Last year, I was leading a program on respect and trust with a dozen mid-level managers at a new client’s headquarters, when I found myself in a strange situation: everyone stopped talking. I was covering the four conditions that must be met for a relationship to have a high level of trust — competence, openness & honesty, concern for others’ best interests, and reliability — and I mentioned that employer trust among its employees is crucial to a healthy company culture. At that point, the mood of the room turned very cold, and everyone in the class clammed up.
“Was it something I said,” I asked, trying to make a joke. No one laughed. Finally, after what seemed like an eternity, someone asked me, “Don’t you know what happened here last month?” I had to admit I didn’t; this was my first program with this new client. They filled me in. It seems that there had been a massive layoff a few weeks before my arrival. It had come without any warning, with no explanations or justifications from the leadership other than “necessary change.” Most of my participants had watched scores of longtime friends and colleagues unceremoniously escorted out of the building, carrying their belongings in cardboard boxes. They were still in shock, and I started wondering how I was going to carry on teaching a class on respect and trust in a company where both had been so abruptly lost.
Loss of employer trust can be as shocking and as devastating as losing trust in a partner or spouse; sometimes even more so when it means a loss of income too. Despite the current economic boom, employers are surprised when employees – especially younger ones who’ve grown up with the concept of ‘last in, first out’ drummed into their heads – fail to trust their leadership. The fact is, according to workplace experts like Baker McKenzie, the current breakneck speed of change and disruption in business and management’s continuous need to realign, adapt, and adjust to those changes, is contributing to a hyper-anxious environment where few employees are certain of anything, least of all if they have a job tomorrow.
It’s almost impossible to thrive in such an environment, mostly because the four conditions of trust simply aren’t being met. Without confidence in our leadership’s competence to navigate in a roiling sea of change, we tend to go negative about everything. Without openness and honesty about what’s going on with our companies, we fill in the gaps with imagined threats and catastrophizing. Without the sense that our leaders have our best interests at heart, we look for greener and safer pastures. And if our leaders aren’t reliable – in other words, they don’t do what they say they’re going to do – we tend to lose all employer trust and rely only on ourselves. No one would say this is a healthy state. Yet too many people in our workforce would say this is exactly the kind of corporate culture they’re operating in.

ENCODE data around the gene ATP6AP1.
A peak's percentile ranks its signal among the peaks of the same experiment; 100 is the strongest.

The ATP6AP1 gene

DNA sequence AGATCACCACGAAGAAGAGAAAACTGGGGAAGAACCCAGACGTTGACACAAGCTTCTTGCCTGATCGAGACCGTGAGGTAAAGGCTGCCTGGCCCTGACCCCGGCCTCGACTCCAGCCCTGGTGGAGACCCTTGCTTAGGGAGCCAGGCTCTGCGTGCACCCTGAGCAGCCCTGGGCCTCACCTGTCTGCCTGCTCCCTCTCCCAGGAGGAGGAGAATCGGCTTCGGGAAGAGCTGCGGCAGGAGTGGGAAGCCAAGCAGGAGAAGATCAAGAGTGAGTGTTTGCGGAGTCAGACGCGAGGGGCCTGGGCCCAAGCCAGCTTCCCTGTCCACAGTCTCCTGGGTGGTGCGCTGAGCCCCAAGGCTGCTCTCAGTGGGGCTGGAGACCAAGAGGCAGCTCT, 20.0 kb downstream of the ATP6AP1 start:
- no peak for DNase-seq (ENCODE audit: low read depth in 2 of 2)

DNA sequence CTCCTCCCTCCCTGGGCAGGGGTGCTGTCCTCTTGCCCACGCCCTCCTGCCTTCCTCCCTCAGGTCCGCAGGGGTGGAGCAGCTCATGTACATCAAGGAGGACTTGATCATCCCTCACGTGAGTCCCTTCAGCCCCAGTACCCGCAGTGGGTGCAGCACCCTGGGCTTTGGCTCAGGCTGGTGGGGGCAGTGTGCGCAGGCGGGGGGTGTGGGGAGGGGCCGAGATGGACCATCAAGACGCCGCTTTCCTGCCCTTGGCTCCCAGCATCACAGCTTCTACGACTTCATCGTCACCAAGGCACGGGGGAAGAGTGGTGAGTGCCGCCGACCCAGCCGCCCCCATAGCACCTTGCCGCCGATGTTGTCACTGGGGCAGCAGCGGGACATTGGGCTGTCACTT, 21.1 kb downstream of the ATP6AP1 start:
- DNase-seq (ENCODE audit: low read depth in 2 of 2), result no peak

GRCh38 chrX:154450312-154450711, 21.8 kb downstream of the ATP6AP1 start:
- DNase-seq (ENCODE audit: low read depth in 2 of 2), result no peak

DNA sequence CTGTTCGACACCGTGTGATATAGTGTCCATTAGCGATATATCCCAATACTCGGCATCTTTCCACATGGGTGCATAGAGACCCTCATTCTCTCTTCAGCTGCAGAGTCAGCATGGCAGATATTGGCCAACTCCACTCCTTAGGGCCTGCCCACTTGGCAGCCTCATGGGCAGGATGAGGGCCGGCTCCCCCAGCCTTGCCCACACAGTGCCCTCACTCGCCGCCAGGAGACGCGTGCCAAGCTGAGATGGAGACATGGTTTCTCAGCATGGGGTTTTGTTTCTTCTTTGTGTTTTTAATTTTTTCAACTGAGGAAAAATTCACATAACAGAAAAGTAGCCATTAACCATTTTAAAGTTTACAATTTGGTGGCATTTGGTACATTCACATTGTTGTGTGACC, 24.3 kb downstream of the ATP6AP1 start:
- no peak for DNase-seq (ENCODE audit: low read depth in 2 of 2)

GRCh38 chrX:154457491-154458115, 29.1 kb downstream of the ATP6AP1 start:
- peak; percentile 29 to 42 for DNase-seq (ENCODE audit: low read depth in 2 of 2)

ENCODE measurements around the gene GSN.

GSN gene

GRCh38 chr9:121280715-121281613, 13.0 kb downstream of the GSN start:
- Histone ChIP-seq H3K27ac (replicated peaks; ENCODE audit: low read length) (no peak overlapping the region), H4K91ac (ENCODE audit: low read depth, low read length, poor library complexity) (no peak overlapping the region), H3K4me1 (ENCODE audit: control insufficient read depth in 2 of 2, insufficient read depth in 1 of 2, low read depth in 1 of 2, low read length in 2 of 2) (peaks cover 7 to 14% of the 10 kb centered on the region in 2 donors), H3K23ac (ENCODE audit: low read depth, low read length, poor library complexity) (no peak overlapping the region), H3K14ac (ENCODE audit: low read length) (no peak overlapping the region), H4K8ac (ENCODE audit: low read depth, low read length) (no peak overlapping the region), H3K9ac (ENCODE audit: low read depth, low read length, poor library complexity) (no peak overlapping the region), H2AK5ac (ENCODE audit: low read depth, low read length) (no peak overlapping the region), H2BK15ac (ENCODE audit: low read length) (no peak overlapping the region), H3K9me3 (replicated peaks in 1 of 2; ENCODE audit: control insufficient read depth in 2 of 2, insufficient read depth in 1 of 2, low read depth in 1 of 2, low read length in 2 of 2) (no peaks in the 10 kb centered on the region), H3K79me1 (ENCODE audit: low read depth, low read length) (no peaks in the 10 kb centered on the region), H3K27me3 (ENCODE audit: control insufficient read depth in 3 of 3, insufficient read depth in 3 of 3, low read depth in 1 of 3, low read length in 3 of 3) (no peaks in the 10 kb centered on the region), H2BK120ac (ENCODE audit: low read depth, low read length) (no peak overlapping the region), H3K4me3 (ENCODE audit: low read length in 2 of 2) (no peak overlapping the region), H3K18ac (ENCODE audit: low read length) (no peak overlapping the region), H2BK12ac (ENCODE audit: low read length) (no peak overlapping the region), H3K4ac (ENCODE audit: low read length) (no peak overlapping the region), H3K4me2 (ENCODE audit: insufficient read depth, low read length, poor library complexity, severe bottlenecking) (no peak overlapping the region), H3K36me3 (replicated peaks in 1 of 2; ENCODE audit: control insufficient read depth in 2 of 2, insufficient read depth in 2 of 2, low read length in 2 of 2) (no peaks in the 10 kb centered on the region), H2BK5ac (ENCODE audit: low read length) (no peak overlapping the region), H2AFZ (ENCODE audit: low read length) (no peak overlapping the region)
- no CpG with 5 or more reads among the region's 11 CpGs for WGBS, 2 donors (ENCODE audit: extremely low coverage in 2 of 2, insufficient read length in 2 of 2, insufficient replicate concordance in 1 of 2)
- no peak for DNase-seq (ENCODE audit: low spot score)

As a leader, of course you have a fiduciary responsibility for the health and well-being of your company. At the same time, as a respectful leader, you have the same responsibility toward those in your charge – your employees. If you pay as much careful attention to them as you do your bottom line, you will find their trust in you will be high, and they in turn will reward you with loyalty, perseverance, and a willingness to go the extra mile in uncertain times. In an organization with a trusting culture like this, it’s entirely likely that the kinds of shocking, wholesale layoffs my new client had engaged in will be completely unnecessary.
If you respect and trust your employees, they will return the compliment to you and your customers. It’s that simple.